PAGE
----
Posted: 
Thursday, 15 Aug 2019
View point: 
Personal (opinion)

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Photo of children running through riparian border - from NZ Story Group

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Why broad and rigorous cost benefit analysis matters

“What is the value of a proposal?” is a simple policy question. The answer is not so straightforward. However, in public policy advice it is critical to ask – and answer – this question, particularly when using public money. New Zealand has an excellent track record of managing the money part of value for money; to calculate value for money we also need to quantify the ‘value’ part of the equation.

Wellbeing means a broader sense of value

A key role of the public sector is to improve people’s lives through policies that create value.   ‘Value’ is defined much more broadly than fiscal impacts for government and economic growth. In thinking about value, we consider people’s multi-dimensional wellbeing, which can include income, stress, job satisfaction, and reduced leisure time – and these are just some of the possible employment impacts.  Impacts are societal, long term and cross sectoral. 

We can consider this broader notion of value more robustly.  The Treasury is developing new tools, such as its Living Standards Framework dashboard, to tell us about how well we're doing as a country and highlight our wellbeing challenges and opportunities.  Budget 2019 priorities were informed by such measures.  To assess options for achieving high-level wellbeing priorities, we can use cost benefit analysis (CBA), an established economic tool, to measure the value of specific public policy and spending proposals.

Use CBA to analyse value with more rigour, but don’t monetise all impacts

CBA analyses value by bringing all societal impacts into a common metric, measuring value quantitatively and, where possible, monetising impacts using dollar values to calculate discounted present values.  These impacts are not limited to fiscal impacts. For example, overall societal value includes impacts for individuals, families and communities.  Some impacts cannot (and should not) be monetised. But before thinking about whether to monetise impacts, they first need to be identified and quantified.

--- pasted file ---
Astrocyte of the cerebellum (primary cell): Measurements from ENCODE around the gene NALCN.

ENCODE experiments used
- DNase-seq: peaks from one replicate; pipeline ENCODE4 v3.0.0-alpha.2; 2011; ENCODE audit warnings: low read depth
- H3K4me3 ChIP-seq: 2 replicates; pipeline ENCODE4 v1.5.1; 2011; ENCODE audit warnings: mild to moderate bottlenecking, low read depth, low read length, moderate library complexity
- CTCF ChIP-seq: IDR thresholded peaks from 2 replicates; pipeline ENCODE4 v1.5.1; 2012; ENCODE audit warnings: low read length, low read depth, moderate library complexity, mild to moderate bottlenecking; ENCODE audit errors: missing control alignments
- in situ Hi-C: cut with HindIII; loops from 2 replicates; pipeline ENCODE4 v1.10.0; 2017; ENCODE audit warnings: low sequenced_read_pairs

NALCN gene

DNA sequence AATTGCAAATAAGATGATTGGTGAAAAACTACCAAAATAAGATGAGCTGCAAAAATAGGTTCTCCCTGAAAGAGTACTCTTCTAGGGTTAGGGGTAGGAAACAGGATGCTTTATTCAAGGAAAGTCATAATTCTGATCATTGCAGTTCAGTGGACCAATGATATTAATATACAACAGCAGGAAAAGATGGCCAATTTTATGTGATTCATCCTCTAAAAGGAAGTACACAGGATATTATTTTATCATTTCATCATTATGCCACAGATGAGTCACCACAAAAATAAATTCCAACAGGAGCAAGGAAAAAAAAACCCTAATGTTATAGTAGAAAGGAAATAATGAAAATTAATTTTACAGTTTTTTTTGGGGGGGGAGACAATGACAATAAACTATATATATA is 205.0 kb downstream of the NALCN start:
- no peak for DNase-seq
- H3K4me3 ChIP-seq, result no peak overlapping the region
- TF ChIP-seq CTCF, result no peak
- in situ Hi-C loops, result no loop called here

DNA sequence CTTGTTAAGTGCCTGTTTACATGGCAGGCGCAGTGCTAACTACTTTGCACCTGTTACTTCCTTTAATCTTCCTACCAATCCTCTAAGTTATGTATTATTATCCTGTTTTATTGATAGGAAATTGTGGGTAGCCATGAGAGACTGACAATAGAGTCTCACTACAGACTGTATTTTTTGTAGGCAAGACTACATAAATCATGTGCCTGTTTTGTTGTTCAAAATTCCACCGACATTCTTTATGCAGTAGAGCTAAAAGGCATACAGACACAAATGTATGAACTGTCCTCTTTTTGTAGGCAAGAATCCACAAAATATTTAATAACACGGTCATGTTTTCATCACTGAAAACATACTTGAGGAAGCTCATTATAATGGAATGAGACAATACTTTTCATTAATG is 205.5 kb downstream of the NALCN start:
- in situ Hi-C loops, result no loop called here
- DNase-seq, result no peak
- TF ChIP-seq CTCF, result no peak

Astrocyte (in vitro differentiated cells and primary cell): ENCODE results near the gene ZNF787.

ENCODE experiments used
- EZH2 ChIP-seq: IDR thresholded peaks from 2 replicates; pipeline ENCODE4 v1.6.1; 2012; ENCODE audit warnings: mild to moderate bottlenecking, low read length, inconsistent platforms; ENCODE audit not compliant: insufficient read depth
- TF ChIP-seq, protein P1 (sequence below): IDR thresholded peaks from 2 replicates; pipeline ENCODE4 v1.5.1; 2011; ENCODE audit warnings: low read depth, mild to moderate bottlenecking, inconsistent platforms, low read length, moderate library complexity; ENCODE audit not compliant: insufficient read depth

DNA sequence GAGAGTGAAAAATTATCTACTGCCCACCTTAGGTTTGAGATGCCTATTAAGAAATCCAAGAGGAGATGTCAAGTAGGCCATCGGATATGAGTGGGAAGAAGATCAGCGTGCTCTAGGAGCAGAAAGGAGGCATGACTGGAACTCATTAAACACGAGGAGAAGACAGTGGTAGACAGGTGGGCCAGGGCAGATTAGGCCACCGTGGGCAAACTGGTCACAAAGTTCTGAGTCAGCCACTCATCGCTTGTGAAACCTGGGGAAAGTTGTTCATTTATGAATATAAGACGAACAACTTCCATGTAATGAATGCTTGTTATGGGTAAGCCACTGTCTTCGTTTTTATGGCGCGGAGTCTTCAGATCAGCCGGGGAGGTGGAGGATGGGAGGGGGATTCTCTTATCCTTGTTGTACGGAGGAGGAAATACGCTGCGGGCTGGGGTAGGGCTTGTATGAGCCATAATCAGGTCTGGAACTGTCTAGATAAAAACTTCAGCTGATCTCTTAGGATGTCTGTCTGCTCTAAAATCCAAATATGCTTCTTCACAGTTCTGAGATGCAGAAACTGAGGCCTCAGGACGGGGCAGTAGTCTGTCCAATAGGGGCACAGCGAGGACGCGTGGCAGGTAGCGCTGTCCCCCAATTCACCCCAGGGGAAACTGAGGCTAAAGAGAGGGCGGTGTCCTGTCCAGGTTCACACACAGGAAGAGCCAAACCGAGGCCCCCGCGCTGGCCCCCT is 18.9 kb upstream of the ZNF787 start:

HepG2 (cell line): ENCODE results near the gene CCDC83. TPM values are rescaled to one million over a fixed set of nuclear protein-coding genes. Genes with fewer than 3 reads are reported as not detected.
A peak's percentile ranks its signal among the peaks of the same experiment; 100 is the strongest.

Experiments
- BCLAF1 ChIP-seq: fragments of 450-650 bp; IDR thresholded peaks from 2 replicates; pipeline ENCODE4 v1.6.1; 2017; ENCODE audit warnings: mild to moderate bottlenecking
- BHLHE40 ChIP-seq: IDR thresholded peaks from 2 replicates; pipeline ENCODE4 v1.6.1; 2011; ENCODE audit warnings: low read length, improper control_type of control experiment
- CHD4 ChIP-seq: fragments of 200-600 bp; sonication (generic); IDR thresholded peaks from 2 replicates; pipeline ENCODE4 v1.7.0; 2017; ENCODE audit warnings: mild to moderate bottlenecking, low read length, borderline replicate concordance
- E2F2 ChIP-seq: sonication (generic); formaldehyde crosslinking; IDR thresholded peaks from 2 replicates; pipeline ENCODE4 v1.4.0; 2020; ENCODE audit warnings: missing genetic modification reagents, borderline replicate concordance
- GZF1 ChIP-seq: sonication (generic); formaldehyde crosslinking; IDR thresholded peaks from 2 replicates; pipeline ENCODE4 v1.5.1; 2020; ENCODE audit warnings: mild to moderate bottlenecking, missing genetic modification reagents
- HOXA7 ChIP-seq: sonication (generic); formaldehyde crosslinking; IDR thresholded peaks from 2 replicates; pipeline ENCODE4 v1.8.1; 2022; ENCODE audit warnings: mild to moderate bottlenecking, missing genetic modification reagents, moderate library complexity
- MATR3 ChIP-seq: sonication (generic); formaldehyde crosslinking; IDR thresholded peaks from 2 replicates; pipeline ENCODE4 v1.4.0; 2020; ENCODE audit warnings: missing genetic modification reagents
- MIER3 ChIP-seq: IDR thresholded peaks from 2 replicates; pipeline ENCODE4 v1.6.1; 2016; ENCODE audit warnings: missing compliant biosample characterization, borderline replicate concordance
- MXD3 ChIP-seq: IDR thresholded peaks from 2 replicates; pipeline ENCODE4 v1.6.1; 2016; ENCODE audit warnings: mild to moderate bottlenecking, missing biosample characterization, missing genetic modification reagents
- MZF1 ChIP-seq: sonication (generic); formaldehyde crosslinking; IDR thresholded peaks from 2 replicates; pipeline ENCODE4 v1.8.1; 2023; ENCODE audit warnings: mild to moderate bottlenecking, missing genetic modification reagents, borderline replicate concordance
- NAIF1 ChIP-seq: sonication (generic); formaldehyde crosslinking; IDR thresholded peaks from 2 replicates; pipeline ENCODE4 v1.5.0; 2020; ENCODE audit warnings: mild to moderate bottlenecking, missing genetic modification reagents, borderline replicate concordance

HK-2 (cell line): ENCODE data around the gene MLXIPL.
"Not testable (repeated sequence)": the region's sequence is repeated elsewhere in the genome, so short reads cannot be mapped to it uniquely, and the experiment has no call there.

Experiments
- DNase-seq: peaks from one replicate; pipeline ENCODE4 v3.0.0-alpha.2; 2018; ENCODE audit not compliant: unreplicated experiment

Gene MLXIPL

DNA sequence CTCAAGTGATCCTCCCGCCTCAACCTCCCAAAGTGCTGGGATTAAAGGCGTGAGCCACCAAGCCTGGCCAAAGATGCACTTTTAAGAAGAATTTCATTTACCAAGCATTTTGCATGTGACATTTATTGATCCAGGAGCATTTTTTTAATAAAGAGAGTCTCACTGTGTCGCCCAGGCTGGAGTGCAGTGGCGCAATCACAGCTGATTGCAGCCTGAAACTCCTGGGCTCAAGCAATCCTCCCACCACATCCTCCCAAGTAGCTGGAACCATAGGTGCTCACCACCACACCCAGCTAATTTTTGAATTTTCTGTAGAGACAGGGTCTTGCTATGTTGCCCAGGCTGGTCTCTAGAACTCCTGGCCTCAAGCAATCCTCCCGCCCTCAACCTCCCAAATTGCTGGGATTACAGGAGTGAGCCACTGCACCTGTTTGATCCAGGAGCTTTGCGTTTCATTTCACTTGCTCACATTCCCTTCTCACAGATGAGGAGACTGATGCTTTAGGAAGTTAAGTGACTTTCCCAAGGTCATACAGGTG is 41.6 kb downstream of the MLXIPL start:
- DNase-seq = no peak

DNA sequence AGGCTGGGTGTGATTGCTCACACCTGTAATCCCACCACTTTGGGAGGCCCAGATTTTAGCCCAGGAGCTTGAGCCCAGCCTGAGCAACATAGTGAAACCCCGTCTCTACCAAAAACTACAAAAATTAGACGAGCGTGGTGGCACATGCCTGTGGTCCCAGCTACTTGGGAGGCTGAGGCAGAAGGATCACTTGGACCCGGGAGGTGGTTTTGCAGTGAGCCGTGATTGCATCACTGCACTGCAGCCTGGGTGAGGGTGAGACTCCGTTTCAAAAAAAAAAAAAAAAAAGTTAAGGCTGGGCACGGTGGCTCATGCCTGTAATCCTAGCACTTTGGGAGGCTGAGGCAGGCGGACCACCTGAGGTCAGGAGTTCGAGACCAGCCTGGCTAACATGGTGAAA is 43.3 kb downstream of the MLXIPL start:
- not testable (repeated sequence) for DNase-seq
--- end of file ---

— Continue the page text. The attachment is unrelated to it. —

Diagram representing that only a subset of impacts are monetised in cost-benefit analysis

Diagram 1. CBA analysis of impacts - only a subset of the impacts are monetised

The steps involved in cost-benefit analysis, and related analysis and measures

Table 1. CBA steps and related analysis and measures

In practice, New Zealand agencies conduct limited CBA. A 2018 review of CBA advice to support budget initiatives indicates that agencies have doubled the quality of CBAs in budget initiatives since the introduction of CBAx, Treasury’s CBA tool. In our experience, CBAx prompts people to identify and quantify impacts more robustly; for example, to develop the intervention logic, broaden the range of impacts, and produce more rigorous information about the effectiveness relative to the current policy.  Mathematising impacts in a standard model creates internal consistency, leads to better thinking about relationships, enables hypothesis testing, and describes influences more succinctly.  CBAx enables transparent assumptions and better conversations about impacts.  CBAx has evolved, and the revised framing reflects the Living Standards Framework with the associated wellbeing domains supporting wellbeing analysis.